/Marengo, Napoleon Bonaparte’s horse
Marengo

Marengo, Napoleon Bonaparte’s horse

Throughout history, there have been characters who have left their mark. Napoleon Bonaparte is one of the most outstanding characters in European history. He was an European ruler and military, arrived at Emperor of France thanks to his political ability and his military feats…Napoleon Bonaparte owes much of his military success to Marengo … but who is it?

The amount of historical information about Marengo, the horse of Napoleon Bonaparte, makes us think about the historical role of the horse. Currently the horse is not in a relevant role in history but when we look back we discover that our world was sculpted at the trot of a steed.

Marengo
Marengo

At the beginning of the 19th century, any military feat had to involve the horse as a means of transportation and military technology. The horse played a fundamental role for the movement of troops. With Napoleón Bonaparte, the protagonist horse was Marengo.

Napoleon is known to have been one of the greatest conquerors in history. But he never went alone. He always rode on a horse. One of the most special was Marengo, a beautiful horse of Arab race. Step into history for being the most famous of all the horses of Napoleon Bonaparte.

Marengo, an exceptional horse, stood out in Napoleon’s stable, which consisted of about 130 horses for his personal use. Some of his most famous steeds were also Vizir and Blanco.

Characteristics of Marengo

  • It was a strong and imposing horse
  • Small height, average approximately 1.45 meters.
  • Marengo was a horse of Arab breed.
  • It was named Marengo in honor of the Battle of Marengo in which the French imperial armies won in the town of
  • Marengo in Italy on July 14, 1800
  • Marengo was imported from Egypt in 1800 (the same year as the battle of Marengo)
  • This steed that lived around 38 years from 1793 to 1831.

Facts about the life of Marengo

  • It was a very intelligent horse, and also very fast.
  • In just five hours, Napoleon Bonaparte traveled on the back of Marengo the 130 kilometers away that separates Valladolid from Burgos.
  • Emperor Napoleon Bonaparte rode on Marengo in the following battles: Austerlitz, Jena, Wagram, and at the Battle of Waterloo.
  • Marengo, was wounded eight times in his career.
  • It is important to note that Marengo was one of the survivors of the withdrawal from Moscow in 1812.
  • The stallion was captured in 1815 at the Battle of Waterloo by William Henry Francis Petre, 11th Baron Petre.
  • Henry Francis Petre sold Marengo to the infantry regiment of the Grenadier Guards, and they transferred him to a farm in Somerset where he lived quietly and happily until the end of his days.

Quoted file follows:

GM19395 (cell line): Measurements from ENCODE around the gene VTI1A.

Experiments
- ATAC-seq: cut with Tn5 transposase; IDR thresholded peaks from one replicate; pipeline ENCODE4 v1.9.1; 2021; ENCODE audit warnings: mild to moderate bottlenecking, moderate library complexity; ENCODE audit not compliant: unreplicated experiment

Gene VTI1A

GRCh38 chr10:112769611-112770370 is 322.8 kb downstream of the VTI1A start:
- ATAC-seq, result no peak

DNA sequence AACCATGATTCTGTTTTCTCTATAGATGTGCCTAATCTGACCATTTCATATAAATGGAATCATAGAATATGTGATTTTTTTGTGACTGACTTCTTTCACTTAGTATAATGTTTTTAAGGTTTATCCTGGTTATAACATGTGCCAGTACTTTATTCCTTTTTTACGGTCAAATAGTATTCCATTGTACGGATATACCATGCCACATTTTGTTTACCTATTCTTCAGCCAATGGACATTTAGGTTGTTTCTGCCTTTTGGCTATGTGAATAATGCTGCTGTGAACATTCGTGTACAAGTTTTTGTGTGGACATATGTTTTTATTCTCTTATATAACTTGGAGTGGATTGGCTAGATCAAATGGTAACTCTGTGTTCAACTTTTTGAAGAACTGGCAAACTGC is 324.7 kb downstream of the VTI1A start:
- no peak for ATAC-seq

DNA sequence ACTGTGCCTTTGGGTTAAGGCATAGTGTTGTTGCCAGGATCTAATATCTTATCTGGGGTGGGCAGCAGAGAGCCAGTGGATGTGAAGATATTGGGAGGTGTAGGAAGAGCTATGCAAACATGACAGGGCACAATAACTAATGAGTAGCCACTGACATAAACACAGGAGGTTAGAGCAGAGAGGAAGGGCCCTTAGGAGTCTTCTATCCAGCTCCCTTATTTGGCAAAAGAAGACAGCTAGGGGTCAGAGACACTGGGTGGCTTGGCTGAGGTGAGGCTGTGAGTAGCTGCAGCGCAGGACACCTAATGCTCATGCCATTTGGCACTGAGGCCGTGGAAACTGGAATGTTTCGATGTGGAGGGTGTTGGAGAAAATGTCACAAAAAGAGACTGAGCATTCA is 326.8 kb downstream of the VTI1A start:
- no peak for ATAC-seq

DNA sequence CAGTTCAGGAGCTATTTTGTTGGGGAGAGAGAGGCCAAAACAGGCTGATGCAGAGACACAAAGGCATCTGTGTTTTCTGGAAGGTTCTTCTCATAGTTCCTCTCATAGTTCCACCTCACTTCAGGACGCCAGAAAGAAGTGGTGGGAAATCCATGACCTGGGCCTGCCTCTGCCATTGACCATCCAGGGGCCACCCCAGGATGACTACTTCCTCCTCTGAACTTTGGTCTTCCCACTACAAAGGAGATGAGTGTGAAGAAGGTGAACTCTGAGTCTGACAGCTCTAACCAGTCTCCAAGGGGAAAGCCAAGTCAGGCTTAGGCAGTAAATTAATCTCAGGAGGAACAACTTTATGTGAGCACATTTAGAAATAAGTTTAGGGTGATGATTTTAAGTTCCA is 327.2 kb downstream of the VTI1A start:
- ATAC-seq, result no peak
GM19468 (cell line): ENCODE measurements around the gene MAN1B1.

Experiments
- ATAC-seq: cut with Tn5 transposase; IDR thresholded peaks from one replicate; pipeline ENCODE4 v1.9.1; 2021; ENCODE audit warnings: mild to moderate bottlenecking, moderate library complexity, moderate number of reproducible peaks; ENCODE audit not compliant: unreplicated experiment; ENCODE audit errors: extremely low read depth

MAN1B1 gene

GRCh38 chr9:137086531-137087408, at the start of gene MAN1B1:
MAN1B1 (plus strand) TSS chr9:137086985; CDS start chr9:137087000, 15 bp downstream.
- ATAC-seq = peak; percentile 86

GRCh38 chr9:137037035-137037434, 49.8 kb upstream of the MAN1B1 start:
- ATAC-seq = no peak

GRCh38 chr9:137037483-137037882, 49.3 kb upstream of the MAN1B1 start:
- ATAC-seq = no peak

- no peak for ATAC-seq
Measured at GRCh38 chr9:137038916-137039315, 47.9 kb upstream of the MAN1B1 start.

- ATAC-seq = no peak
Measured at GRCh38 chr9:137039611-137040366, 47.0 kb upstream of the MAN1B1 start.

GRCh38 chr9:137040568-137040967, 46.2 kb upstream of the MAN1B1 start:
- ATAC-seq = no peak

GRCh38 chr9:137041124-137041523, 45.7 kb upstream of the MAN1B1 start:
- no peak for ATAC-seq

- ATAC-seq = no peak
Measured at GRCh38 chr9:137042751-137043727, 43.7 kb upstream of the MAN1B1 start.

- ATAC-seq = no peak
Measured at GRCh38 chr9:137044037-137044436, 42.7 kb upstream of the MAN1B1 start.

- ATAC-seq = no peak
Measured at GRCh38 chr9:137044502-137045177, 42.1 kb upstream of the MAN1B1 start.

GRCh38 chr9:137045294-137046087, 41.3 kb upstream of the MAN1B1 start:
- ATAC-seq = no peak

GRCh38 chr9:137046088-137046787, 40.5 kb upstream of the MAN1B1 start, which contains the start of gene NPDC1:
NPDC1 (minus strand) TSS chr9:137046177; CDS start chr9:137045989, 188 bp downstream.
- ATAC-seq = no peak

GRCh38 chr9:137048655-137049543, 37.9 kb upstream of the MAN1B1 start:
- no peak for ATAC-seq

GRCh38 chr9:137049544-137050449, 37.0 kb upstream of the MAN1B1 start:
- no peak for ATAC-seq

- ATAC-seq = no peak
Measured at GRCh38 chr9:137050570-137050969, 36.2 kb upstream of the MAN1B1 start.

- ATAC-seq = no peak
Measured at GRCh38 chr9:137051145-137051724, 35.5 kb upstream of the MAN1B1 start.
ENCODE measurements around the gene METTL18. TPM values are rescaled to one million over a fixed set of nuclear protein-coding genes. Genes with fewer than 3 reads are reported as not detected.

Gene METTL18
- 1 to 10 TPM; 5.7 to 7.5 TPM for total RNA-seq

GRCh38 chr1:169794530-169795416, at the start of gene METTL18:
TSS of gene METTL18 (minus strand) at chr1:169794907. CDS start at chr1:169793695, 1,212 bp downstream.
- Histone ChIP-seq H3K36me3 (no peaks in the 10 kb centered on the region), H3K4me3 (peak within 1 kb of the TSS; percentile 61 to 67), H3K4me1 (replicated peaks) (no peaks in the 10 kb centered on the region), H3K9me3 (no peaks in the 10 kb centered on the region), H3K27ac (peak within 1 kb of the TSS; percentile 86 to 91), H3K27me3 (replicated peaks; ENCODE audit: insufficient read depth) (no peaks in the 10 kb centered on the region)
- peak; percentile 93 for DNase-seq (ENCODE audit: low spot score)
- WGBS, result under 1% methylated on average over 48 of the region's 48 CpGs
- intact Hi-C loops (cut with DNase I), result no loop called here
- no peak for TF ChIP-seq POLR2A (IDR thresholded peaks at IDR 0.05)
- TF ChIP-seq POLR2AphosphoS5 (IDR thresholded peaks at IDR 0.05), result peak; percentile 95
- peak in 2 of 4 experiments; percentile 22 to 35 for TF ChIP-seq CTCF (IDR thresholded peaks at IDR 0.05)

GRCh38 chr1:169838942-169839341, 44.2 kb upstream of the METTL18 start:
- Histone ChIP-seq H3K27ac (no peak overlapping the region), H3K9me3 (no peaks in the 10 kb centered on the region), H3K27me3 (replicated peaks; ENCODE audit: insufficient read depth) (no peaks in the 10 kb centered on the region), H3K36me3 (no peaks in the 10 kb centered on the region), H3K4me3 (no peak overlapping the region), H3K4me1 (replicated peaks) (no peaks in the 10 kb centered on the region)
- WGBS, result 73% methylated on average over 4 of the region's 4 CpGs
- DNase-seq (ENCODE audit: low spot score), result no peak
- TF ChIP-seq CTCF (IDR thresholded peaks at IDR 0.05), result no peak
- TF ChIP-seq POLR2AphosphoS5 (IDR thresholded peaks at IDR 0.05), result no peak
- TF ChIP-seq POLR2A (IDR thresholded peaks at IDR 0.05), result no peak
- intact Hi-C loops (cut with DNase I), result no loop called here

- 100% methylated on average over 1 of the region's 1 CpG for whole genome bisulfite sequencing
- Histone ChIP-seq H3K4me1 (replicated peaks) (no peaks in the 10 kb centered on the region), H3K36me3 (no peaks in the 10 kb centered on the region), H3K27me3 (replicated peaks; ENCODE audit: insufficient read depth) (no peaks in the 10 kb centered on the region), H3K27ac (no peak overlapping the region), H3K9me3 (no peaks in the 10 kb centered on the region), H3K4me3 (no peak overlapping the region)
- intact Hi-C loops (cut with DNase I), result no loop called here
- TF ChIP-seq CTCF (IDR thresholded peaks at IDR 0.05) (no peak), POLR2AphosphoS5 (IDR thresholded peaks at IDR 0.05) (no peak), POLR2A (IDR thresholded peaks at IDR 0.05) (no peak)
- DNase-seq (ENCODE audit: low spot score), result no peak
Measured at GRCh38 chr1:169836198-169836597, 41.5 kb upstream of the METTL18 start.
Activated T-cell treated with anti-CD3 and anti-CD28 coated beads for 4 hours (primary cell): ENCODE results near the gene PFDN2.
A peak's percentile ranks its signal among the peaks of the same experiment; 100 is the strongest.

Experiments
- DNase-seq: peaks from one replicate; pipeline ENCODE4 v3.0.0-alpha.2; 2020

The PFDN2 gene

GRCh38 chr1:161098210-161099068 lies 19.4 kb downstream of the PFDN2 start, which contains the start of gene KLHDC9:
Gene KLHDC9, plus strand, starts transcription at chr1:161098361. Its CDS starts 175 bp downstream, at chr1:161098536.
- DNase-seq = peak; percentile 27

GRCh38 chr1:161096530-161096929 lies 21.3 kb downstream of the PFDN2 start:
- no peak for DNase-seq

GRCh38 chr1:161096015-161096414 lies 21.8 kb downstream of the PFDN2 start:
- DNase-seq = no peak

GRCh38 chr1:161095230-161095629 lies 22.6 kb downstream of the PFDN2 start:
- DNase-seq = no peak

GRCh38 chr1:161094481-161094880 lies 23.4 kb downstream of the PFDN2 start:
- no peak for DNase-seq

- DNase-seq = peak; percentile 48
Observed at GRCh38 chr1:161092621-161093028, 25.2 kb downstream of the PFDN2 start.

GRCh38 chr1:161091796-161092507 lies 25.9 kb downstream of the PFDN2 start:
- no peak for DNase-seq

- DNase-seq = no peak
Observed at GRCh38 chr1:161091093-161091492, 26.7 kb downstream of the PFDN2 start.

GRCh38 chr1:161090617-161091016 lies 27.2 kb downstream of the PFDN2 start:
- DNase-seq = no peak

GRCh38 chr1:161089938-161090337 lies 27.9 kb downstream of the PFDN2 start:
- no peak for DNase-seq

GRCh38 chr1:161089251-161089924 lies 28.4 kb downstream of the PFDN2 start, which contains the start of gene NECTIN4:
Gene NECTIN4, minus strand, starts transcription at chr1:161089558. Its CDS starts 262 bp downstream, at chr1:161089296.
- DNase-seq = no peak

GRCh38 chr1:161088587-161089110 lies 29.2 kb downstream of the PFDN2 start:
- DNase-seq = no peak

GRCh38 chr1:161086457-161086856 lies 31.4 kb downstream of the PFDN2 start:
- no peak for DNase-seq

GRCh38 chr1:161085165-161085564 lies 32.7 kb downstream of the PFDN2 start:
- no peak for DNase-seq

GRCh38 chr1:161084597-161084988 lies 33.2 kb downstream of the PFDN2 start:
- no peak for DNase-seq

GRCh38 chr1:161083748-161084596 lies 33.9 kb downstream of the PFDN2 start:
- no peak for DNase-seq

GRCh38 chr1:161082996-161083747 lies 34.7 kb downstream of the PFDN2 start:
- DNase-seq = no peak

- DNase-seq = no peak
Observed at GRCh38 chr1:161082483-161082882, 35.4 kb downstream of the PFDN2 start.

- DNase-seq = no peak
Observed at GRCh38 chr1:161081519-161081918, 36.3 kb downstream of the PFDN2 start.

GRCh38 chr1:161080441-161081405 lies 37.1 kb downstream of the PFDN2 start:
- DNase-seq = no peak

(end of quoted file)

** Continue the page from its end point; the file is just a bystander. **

• He lived around 38 years, between 1793 and 1831. His skeleton is in the National Army Museum of Sandhurst.
Marengo
Marengo

Death of the Marengo Horse

After Marengo’s death, the owners gave up their skeleton for the historical value that it had to the Sandhurst National Army Museum. However, they stayed with the front hooves. An artisan embossed them in silver until they were converted into two decorative boxes. One of these pieces ended up in the museum, but the other was missing for almost 200 years.

For its part, the skeleton of Marengo, which was restored and temporarily relocated on the occasion of the celebration of the second centenary of the Battle of Waterloo, remains one of the attractions of the British Army Museum, although its front helmets rest in different places.

Anecdotal note

It is worth noting that Napoleon Bonaparte had approximately 130 horses for his personal use. Most of their equines were gray, bay or sorrel. His favorite horses were Arabs, the Bavarians and the Russians.

In this order of ideas, Napoleon gave classic or mythological names to his horses. Among those names are Cyrus, Taurus, Tamerlane, Nero and Cerberé. In addition it granted names to them of geographic places or important victories, so much that Cyrus was red-baptize like Austerlitz, a Friedland a Wagram, a Montevideo and a Cordova. Others received more creative names such as Roitelet, Intendant and Coquet.

The amount of historical information about Marengo, the horse of Napoleon Bonaparte, makes us think about the historical role of the horse. Currently the horse is not in a relevant role in history but when we look back we discover that our world was sculpted at the trot of a steed.

 

Sources

https://es.wikipedia.org/wiki/Caballos_de_Napole%C3%B3n

https://es.wikipedia.org/wiki/Marengo_(caballo)

http://www.gustavomirabal.es/caballos/el-caballo-marengo-de-bonaparte/

 

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https://gustavomirabalcastro.online or http://gustavomirabal.es

https://www.linkedin.com/in/gustavomirabalcastro

https://www.flickr.com/photos/[email protected]/albums/

https://es.quora.com/profile/Gustavo-Mirabal-Castro

https://www.wattpad.com/497522292-g-c-farm-gustavo-mirabal-castro-en-venezuela-g-c